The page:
Deaths and injuries from firearms are not just a result of mass shootings; they are a daily occurrence. As an organization representing physicians who have firsthand experience with the devastating impact on patients of firearms-related injuries and deaths, we believe we have a responsibility to be part of the solution.

We have called on Congress to block concealed-carry reciprocity legislation, which would require states to recognize concealed-carry permits from jurisdictions with lower standards and create a race to the bottom in regulation of concealed carry; to fund research on the causes of gun violence; to ban assault weapons and high-capacity magazines; and to increase penalties for “straw purchases.”

Our advocacy for patients' health can also be seen in a statement ACP issued in May, strongly objecting to the Department of Homeland Security's “zero tolerance” policy requiring that all people unlawfully crossing the U.S. border be referred to the Department of Justice for prosecution of the misdemeanor of illegal entry, including parents seeking asylum from persecution who enter the U.S. with their children. As a result of this policy, parents are detained and their children are taken into custody by the Department of Health and Human Services. In a 2017 position statement on U.S. immigration policy, ACP expressed concern about immigration policies that would split up families. While ACP recognizes the right of the U.S. to control who enters its borders, a policy of universally separating children from their parents will do great harm to children, their parents, and their families.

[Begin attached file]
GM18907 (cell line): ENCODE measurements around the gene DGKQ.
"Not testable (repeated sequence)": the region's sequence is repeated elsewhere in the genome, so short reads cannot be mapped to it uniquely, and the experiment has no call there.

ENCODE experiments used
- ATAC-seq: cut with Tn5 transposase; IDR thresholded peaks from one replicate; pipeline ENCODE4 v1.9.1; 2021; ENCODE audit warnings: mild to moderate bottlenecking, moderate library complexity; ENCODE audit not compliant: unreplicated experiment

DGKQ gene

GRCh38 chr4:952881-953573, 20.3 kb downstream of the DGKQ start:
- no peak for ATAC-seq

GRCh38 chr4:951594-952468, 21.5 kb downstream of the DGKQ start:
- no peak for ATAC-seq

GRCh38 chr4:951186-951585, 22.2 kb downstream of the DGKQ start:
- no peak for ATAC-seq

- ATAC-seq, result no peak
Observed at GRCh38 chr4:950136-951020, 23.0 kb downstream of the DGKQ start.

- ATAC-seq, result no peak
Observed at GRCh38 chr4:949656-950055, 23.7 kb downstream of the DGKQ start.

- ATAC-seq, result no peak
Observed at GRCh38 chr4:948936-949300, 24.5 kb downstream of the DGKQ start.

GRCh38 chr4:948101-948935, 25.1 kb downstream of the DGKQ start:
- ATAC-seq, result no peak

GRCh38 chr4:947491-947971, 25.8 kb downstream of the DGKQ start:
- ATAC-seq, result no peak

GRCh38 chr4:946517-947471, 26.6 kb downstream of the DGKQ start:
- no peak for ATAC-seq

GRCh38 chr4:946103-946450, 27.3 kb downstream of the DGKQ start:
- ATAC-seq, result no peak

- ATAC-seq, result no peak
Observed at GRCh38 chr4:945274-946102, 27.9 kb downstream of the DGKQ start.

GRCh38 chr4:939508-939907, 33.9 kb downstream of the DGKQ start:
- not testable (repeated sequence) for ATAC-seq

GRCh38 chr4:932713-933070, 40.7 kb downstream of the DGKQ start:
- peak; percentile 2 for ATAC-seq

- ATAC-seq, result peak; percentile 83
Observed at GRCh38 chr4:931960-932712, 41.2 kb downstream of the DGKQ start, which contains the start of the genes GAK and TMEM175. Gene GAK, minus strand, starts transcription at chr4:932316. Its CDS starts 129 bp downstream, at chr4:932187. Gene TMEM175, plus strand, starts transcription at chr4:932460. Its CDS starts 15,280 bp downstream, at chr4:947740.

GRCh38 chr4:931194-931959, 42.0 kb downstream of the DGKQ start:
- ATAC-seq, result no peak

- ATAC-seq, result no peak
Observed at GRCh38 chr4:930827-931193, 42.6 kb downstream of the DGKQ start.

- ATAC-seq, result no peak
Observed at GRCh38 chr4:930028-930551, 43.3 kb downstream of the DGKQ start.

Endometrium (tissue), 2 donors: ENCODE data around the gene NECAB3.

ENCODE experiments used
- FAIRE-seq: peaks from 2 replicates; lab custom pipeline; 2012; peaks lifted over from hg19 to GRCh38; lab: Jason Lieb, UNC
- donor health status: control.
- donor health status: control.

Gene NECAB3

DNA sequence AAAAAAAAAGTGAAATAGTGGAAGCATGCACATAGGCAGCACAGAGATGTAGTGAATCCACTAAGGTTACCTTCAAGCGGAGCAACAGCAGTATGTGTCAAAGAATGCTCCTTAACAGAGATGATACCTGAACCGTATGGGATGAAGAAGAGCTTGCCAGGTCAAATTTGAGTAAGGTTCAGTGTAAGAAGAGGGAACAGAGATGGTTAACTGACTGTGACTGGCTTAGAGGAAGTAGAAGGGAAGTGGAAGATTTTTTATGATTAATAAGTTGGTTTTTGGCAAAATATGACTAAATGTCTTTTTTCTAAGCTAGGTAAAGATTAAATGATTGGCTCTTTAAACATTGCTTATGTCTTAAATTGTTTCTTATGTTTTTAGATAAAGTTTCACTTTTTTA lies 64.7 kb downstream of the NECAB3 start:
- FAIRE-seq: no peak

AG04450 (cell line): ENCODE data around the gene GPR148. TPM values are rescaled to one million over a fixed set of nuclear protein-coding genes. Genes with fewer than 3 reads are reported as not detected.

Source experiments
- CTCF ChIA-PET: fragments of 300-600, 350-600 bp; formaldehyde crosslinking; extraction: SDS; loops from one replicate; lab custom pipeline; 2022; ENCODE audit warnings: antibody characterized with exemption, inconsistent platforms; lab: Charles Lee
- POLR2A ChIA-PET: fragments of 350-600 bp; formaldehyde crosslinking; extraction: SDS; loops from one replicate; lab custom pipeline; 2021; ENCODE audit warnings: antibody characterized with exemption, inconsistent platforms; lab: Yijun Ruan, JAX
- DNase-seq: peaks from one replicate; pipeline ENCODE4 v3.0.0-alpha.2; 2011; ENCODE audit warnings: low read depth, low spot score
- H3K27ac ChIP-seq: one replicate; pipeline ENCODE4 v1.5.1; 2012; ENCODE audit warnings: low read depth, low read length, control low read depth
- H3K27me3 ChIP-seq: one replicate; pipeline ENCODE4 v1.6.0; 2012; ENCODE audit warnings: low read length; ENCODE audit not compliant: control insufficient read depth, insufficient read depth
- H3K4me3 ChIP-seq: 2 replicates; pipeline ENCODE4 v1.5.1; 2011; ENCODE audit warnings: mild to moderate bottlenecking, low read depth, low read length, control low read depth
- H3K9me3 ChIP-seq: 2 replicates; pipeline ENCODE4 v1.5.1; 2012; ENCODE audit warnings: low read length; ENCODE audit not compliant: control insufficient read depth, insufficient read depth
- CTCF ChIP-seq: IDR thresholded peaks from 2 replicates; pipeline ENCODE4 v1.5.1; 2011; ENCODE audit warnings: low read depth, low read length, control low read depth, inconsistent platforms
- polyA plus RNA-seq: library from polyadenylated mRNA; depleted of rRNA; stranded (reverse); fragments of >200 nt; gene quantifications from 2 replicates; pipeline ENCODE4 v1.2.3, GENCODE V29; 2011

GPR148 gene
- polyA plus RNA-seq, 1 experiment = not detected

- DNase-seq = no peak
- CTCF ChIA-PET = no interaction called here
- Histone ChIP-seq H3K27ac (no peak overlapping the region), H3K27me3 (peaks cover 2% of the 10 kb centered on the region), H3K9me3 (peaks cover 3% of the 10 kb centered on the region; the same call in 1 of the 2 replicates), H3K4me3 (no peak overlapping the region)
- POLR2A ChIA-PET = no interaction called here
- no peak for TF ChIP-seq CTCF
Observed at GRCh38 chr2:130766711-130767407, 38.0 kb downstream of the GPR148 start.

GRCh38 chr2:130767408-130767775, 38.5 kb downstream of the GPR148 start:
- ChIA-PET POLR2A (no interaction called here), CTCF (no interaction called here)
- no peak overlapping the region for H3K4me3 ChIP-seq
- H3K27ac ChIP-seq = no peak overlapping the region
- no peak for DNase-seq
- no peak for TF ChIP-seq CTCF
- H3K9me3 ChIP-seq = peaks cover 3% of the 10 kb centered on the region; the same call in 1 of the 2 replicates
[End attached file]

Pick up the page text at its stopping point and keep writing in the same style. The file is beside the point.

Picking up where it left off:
Our “patients first” advocacy can also be seen in our new policy papers on social determinants of health and women's health policy, in our continued advocacy to expand access and coverage, and in efforts addressing many other issues.

While the ACP and ASIM merger is in many ways a distant memory, it's present today in ways that perhaps only those of us who were personally involved can truly understand. It brought together the best of internal medicine, creating the ACP that we know today, a unified voice for internal medicine that has done so much to improve the daily lives of its members and the health of patients. This continues to be our abiding commitment, and I am so proud to continue to play a part in it.